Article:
Identification, Images, & Information
For Insects, Spiders & Their Kin
For the United States & Canada
Clickable Guide
Moths Butterflies Flies Caterpillars Flies Dragonflies Flies Mantids Cockroaches Bees and Wasps Walkingsticks Earwigs Ants Termites Hoppers and Kin Hoppers and Kin Beetles True Bugs Fleas Grasshoppers and Kin Ticks Spiders Scorpions Centipedes Millipedes

Calendar
Upcoming Events

Information about the 2019 BugGuide Gathering in Louisiana, July 25-27

Discussion, insects and people from the 2018 gathering in Virginia, July 27-29

Photos of insects and people from the 2015 gathering in Wisconsin, July 10-12

Photos of insects and people from the 2014 gathering in Virginia, June 4-7.

Photos of insects and people from the 2013 gathering in Arizona, July 25-28

Photos of insects and people from the 2012 gathering in Alabama

Photos of insects and people from the 2011 gathering in Iowa


TaxonomyBrowse
Info
ImagesLinksBooksData

Species Entephria multivagata - Hodges#7301

Entephria multivulgata ? - Entephria multivagata Entephria sp ? - Entephria multivagata Entephria sp. - Entephria multivagata Entephria sp. maybe - Entephria multivagata Entephria multivagata - Hodges #7301 - Entephria multivagata Geometer - Entephria multivagata Entephira multivagata - Entephria multivagata Moth    - Entephria multivagata
Show images of: caterpillars · adults · both
Classification
Kingdom Animalia (Animals)
Phylum Arthropoda (Arthropods)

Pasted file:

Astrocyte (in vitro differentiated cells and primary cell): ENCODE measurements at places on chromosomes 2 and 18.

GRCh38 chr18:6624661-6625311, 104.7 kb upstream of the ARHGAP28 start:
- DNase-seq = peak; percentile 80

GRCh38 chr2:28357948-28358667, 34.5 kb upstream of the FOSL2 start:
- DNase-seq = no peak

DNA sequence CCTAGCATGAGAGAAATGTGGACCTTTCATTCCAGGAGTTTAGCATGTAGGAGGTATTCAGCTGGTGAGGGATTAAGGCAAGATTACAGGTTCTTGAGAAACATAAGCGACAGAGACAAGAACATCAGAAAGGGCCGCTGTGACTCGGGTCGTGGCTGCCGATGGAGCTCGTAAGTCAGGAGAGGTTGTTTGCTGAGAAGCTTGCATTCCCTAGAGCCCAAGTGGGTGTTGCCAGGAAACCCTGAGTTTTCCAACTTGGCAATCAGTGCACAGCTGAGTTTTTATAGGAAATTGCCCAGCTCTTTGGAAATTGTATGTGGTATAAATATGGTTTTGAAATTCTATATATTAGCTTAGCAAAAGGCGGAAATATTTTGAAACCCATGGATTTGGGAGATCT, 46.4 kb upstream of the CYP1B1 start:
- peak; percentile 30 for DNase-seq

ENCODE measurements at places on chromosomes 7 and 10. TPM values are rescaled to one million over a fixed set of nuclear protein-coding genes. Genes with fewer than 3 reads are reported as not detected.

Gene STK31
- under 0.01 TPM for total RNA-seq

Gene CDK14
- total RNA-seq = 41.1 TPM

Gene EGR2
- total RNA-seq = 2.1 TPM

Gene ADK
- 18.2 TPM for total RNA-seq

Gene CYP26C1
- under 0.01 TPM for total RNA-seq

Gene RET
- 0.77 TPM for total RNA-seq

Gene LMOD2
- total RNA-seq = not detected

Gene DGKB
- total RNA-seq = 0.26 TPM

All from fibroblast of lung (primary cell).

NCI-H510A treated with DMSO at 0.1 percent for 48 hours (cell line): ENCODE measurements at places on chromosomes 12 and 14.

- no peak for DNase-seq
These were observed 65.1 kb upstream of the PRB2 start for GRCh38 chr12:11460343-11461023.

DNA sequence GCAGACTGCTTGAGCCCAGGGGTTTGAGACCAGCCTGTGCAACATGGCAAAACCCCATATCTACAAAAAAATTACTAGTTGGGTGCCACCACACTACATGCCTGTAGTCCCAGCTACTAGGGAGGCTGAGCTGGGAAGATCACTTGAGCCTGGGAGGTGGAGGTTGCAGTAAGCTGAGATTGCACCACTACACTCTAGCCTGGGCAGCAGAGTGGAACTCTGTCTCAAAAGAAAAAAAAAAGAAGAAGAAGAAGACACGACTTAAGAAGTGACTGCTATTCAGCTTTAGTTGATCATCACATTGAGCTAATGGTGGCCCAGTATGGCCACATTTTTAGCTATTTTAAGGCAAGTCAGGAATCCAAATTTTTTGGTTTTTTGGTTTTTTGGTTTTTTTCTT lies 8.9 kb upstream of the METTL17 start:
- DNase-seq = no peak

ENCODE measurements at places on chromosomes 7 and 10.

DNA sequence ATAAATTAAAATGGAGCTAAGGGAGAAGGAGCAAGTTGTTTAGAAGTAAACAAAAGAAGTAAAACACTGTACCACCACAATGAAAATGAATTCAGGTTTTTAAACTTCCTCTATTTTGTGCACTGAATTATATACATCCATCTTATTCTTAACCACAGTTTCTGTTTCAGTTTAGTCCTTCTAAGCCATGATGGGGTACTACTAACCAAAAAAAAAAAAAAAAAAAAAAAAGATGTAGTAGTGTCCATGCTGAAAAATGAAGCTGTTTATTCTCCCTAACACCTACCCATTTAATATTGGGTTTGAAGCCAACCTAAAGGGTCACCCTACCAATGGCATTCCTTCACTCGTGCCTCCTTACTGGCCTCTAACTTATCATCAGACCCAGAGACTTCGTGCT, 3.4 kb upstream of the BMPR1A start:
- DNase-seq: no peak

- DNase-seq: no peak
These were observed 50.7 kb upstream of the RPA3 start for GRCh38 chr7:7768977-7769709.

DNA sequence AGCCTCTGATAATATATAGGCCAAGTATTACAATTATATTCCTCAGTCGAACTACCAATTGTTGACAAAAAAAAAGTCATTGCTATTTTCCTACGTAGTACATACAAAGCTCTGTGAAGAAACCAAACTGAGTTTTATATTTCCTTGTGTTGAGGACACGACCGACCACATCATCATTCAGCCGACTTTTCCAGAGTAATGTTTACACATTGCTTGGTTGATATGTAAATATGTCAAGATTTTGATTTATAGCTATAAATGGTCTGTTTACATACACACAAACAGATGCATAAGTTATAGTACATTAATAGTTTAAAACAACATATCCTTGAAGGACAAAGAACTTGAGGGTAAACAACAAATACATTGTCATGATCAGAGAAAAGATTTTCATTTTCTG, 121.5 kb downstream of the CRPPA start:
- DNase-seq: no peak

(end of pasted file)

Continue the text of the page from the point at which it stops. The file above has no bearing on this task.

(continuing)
Subphylum Hexapoda (Hexapods)
Class Insecta (Insects)
Order Lepidoptera (Butterflies and Moths)
Superfamily Geometroidea (Geometrid and Swallowtail Moths)
Family Geometridae (Geometrid Moths)
Subfamily Larentiinae
Tribe Hydriomenini
Genus Entephria
Species multivagata (Entephria multivagata - Hodges#7301)
Hodges Number
7301
Synonyms and other taxonomic changes
Entephria multivagata (Hulst, 1881)
Scotosia multivagata Hulst, 1881
Size
Hulst (1881) reported the wingspan as 1.5" (38.1 mm.).
Powell & Opler (2009) reported the forewing length as 17-20 mm. (1)
Identification
Range
Western Alberta to southern British Columbia, Oregon, south to Colorado, New Mexico and Arizona. (1)
Season
The adults are most common from June to early October. (1)
Food
The larval host plant is Picea glauca (white spruce) and most likely other spruce species because Picea glauca does not occur in all of this moths range (1)
See Also
Entephria species are similar.
Print References
Hulst, G.D., 1881. Descriptions of some new species of Geometridae. Bulletin of the Brooklyn Entomological Society, 4(1): 27.
Powell, J.A. & P.A. Opler, 2009. Moths of Western North America. University of California Press, p. 225, pl. 32.13. (1)